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Sunday, January 05, 2020

Limiting rules in football

On Saturday, the Tennessee Titans ran almost two minutes off the clock without a snap in their Wildcard Round win over the New England Patriots, exploiting a glitch in the rules that calls for a limiting rule.

Lining to punt on 4th down with the game clock running, the Titans took a delay-of-game penalty; the clock restarted when the ball was placed after the 5-yard walk-off. The Titans then false-started; the clock restarted when the ball was placed. The Patriots then jumped offside; the clock restarted when the ball was replaced. Finally, the Titans punted.

When a team commits a foul and the penalty yardage is walked off, the clock proceeds as it would have had there been no infraction--if the clock would have stopped, it restarts on the snap; if the clock would have run, it restarts once the ball is replaced. Inside of 5 minutes remaining in the second half, the clock restarts on the snap. As I explain here and here, the second rule is designed to inject excitement by preventing leading teams from wasting time and forcing them to run more plays, from the point in the game in which the incentive to waste time begins.

This game reveals three things:

First, although I did not think of it this way when writing the book (but should have), the second rule qualifies as a limiting rule addressing a cost-benefit imbalance under the default rule, akin to the Infield Fly Rule. The offense is acting contrary to expectation (taking a penalty); the time benefits it gains are much overwhelmingly greater than the yardage costs (and vice versa for the trailing defensive team);  the defense cannot do anything to stop the offense from intentionally committing pre-snap fouls; and a leading team has a perverse incentive to try this.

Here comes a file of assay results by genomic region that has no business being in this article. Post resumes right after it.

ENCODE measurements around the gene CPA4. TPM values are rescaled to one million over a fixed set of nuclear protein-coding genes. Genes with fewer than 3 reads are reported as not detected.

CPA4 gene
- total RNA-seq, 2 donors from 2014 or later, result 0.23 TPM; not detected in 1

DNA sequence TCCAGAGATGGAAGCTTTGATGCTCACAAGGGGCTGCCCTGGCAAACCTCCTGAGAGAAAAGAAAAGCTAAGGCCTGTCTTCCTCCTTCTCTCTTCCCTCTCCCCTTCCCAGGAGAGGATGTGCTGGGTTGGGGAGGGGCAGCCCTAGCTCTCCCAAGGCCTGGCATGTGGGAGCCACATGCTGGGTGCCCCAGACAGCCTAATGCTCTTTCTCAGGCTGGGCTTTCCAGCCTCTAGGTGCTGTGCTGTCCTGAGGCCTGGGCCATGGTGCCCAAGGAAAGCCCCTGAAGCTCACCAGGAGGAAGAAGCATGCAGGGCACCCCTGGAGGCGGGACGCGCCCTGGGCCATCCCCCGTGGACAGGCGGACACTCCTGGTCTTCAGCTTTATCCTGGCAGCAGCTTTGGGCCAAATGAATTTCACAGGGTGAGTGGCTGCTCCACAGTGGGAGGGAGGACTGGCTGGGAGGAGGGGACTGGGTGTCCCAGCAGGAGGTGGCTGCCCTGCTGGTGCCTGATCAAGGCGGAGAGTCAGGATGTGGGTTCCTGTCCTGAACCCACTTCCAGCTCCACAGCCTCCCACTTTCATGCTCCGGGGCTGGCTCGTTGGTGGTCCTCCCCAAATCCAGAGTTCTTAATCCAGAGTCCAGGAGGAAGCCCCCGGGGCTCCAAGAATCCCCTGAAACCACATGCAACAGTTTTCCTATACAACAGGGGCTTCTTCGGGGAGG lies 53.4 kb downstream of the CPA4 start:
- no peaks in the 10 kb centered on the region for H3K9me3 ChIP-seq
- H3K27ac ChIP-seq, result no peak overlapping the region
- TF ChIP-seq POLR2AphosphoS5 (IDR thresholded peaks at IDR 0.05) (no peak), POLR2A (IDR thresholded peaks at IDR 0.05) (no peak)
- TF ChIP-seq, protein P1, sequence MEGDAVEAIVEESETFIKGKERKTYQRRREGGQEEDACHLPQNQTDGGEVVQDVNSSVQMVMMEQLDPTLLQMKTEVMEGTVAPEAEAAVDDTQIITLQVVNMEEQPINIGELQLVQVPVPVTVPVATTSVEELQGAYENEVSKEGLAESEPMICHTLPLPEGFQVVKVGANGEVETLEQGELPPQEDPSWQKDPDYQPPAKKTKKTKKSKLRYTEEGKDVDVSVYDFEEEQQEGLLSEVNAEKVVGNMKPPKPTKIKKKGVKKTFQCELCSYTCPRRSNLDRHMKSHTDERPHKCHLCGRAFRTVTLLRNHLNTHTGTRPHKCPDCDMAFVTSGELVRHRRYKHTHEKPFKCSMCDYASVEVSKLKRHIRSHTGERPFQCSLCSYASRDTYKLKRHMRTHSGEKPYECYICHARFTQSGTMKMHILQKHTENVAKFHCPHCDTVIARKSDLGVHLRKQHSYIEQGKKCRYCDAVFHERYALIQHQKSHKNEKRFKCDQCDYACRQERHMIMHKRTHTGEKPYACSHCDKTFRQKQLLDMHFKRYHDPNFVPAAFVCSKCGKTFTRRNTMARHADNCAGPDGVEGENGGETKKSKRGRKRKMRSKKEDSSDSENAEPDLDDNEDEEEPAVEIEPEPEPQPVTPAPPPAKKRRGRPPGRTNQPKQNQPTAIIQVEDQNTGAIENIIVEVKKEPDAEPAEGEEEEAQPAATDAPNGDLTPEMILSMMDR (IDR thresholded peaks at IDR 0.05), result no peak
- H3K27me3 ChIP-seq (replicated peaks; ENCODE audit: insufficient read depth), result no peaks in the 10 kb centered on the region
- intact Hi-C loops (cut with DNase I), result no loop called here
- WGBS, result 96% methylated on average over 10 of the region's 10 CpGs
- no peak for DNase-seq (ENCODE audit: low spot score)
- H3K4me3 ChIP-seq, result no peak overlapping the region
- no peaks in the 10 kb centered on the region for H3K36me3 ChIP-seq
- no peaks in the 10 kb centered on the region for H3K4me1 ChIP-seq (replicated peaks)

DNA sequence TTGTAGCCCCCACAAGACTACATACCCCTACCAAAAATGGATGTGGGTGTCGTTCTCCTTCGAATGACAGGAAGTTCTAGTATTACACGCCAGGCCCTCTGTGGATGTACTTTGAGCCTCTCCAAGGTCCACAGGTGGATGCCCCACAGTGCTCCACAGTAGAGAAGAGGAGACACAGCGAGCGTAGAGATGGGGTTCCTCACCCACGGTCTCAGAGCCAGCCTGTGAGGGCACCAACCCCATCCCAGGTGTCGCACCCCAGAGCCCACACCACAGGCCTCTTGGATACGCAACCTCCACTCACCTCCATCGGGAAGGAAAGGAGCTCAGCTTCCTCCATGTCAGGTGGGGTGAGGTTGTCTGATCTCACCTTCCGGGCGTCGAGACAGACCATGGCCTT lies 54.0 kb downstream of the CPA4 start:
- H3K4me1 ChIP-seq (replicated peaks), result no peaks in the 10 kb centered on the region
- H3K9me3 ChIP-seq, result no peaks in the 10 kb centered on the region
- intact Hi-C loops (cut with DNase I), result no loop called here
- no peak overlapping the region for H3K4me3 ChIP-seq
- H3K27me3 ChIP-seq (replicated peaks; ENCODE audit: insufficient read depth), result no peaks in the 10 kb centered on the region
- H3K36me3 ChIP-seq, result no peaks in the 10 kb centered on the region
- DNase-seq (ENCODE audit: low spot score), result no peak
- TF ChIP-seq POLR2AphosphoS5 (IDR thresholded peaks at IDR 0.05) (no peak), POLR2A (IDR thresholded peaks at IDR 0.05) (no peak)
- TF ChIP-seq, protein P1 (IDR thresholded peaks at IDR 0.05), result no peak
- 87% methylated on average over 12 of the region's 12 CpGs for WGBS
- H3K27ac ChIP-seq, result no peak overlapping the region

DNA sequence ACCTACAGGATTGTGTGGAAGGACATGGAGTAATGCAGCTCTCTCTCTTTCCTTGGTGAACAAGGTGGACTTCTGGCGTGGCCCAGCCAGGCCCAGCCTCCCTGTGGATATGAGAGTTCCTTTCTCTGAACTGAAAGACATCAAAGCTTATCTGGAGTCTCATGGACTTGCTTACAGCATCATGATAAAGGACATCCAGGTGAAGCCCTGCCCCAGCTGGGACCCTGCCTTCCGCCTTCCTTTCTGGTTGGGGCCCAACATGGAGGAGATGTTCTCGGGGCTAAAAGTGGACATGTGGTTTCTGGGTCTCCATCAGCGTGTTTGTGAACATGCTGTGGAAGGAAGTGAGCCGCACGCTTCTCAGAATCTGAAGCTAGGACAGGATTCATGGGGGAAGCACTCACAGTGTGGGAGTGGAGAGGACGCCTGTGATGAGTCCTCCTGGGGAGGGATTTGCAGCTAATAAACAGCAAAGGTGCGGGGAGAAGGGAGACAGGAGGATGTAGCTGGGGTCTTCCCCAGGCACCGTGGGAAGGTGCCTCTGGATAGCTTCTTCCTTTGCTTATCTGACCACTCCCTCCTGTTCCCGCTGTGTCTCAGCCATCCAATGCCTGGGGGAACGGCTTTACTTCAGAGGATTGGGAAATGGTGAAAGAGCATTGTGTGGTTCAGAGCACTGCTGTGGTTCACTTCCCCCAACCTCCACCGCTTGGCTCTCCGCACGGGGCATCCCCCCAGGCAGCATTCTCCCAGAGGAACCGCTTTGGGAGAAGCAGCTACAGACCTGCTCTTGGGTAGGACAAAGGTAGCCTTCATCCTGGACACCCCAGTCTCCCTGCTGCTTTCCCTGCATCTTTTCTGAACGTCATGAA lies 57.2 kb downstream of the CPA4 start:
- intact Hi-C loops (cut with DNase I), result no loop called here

Second, the rules attempt to address the perverse incentives with two different limiting rules. Two successive delay penalties constitute unsportsmanlike conduct, a 15-yard infraction. This is why the second foul was not another delay, but false start. And a team cannot commit multiple fouls on the same down to "manipulate the game clock;" the penalty is 15 yards, time back on the clock, and the clock restarting on the snap. This rule is why, after the second penalty, the Titans were ready to punt. The third play came because the Patriots committed an infraction that gave the Titans extra time; the Titans cannot be blamed for the opponent's violation. But these two rules should be sufficient, unless officials are reluctant to find clock manipulation off one or even two false starts.

Third, the incentive for a leading team to waste time begins earlier than the 5-minute mark. It is not clear where it begins--that probably depends on score and location on the field. The only solution may be to change the default rule and always have the clock start on the snap following a penalty. That will necessitate other limiting rules involving clock run-offs to eliminate the perverse incentive for trailing teams to commit their own intentional fouls.

Posted by Howard Wasserman on January 5, 2020 at 05:47 PM in Howard Wasserman, Sports | Permalink


Is conserving time through defensive penalties really a concern? It seems like the combination of free plays, automatic first downs, and the yardage awarded are adequate disincentives. Take the example in your paper. That only worked because the Saints completed a pass that gained a first down. Anything short of that and the Falcons would have been worse off thanks to the penalty. The penalty would have negated a turnover (the ideal outcome for the Falcons) or a sack (the second best outcome, especially with two timeouts and the two minute warning). The penalty would have turned an incomplete pass into a first down five yards farther down the field. Given that it was second down, the Falcons almost certainly would have preferred a pass completion short of the first down with the clock running, bringing up third down and a chance to get the ball back, to an automatic first down with the clock stopped. It seems like the scenarios where the defense can exploit penalties to their benefit to preserve time are extremely limited.

Posted by: jph12 | Jan 8, 2020 1:28:16 PM

Not the same because: 1) holding the ball is not acting contrary to athletic expectations compared with intentionally fouling and 2) the trailing team has a defensive counter to the play.

Posted by: Howard Wasserman | Jan 7, 2020 9:38:50 AM

Okay now do soccer and teams running out the clock doing everything really slowly with 1-0 leads.

Posted by: Hugh down | Jan 7, 2020 9:29:12 AM

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